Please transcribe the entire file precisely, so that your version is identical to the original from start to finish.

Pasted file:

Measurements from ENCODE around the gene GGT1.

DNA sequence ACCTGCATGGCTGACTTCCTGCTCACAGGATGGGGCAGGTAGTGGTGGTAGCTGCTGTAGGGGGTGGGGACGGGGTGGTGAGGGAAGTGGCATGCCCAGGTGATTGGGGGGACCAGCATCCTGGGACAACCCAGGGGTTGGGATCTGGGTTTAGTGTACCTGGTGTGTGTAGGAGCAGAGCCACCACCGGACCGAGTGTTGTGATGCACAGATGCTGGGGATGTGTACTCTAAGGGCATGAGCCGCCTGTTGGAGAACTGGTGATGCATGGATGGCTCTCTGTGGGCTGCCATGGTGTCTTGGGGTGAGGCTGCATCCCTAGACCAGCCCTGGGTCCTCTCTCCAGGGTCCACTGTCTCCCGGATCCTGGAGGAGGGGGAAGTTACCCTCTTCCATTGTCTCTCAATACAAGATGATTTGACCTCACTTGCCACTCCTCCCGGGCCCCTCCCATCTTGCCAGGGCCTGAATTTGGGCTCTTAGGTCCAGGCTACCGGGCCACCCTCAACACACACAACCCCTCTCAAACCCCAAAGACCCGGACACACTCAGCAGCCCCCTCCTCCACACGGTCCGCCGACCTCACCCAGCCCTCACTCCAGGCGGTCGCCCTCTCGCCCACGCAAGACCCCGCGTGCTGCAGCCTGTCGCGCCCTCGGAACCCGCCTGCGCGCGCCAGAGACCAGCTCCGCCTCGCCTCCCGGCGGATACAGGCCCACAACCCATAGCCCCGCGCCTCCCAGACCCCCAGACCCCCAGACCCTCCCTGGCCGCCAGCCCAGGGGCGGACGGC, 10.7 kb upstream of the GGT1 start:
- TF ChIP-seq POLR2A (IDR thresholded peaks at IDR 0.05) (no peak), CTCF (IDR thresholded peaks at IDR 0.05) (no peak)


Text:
Measurements from ENCODE around the gene GGT1.

DNA sequence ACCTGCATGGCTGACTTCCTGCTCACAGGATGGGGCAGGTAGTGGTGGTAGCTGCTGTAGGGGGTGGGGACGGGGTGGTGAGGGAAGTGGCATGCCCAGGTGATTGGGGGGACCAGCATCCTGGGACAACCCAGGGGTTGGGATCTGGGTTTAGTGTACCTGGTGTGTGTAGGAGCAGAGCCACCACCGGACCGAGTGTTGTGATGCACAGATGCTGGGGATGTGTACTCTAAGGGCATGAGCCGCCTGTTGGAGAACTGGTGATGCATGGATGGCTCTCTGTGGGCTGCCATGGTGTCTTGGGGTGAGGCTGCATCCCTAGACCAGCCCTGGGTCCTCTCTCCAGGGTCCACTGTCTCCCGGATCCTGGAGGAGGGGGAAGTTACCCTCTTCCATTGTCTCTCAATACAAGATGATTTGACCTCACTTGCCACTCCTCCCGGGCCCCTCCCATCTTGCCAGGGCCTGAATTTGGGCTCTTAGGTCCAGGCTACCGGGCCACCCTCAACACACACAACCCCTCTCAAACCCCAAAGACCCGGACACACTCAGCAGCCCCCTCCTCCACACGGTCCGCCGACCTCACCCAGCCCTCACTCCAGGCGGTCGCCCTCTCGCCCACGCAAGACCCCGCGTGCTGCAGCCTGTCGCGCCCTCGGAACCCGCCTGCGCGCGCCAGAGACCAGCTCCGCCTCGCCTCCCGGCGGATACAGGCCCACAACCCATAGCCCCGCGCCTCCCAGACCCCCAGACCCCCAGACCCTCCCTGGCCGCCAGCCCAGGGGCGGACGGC, 10.7 kb upstream of the GGT1 start:
- TF ChIP-seq POLR2A (IDR thresholded peaks at IDR 0.05) (no peak), CTCF (IDR thresholded peaks at IDR 0.05) (no peak)